The album also inspired a Spanish/Portuguese counterpart, the 1988 mini-album Nada Como el Sol. It featured four of the songs from the album sung in either Spanish or Portuguese, and in the case of "Fragile", both languages. The Brazilian CD ion of ...Nothing Like the Sun also contained "Fragile" in Portuguese ("Frágil") as the tenth track (between "Rock Steady" and "Sister Moon").
Three years after its release on both the album and in single form, "Englishman in New York" was remixed in mid-1990 by Dutch producer Ben Liebrand. Providing a stronger dance beat, as well as an extended introduction, the song was a hit in clubs and reached number 15 in the UK singles chart. The maxi-single also included a dance remix of "If You Love Somebody (Set Them Free)" as a B-side.
...Nothing Like the Sun was one of the first fully digital audio recordings (DDD) to achieve multi-platinum status.
|Encyclopedia of Popular Music|||
|Los Angeles Times|||
|The Rolling Stone Album Guide|||
|The Village Voice||B|
...Nothing Like the Sun was praised by many critics. In a review for Rolling Stone, Anthony DeCurtis wrote: "...Nothing Like the Sun represents [an] impressive growth for Sting. His voice is rich, grainy and more mature; his ideas are gaining in complexity; and musically he is stretching without straining. His mistress's eyes may be nothing like the sun, but on this fine new album Sting's intrepid talent shines on brightly." In 1989, the album was ranked number 90 on Rolling Stone's list of the "100 Best Albums of the Eighties".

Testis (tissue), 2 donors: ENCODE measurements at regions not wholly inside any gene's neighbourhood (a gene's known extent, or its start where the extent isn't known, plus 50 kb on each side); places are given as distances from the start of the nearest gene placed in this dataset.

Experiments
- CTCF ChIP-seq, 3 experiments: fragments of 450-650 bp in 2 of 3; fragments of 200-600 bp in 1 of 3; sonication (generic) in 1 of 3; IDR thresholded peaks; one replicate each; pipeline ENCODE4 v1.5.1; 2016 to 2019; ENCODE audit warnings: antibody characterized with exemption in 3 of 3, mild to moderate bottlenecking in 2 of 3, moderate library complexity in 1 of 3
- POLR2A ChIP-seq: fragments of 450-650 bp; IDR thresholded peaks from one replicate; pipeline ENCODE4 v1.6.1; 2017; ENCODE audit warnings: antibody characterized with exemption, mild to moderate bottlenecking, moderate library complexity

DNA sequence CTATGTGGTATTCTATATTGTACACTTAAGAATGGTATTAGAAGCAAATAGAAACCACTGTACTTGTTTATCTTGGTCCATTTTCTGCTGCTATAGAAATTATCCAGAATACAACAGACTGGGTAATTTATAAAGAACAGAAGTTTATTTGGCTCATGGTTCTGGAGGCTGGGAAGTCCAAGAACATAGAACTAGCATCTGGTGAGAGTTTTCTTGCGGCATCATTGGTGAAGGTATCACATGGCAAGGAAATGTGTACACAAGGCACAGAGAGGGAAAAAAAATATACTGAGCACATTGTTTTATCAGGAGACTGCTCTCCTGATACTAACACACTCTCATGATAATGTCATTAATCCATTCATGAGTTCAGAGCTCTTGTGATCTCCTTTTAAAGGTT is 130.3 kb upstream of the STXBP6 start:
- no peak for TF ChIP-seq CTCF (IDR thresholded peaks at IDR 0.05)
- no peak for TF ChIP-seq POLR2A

AllMusic or Stephen Thomas Erlewine cited the track "We'll Be Together" as a highlight, while praising the album as a whole, writing: "If Dream of the Blue Turtles was an unabashedly pretentious affair, it looks positively lighthearted in comparison to Sting's sophomore effort, Nothing Like the Sun, one of the most doggedly serious pop albums ever recorded." Erlewine added, "If Nothing Like the Sun runs a little too long, with only his Gil Evans-assisted cover of 'Little Wing' standing out in the final quarter, it still maintains its tone until the end" and noted that "it's one of his better albums."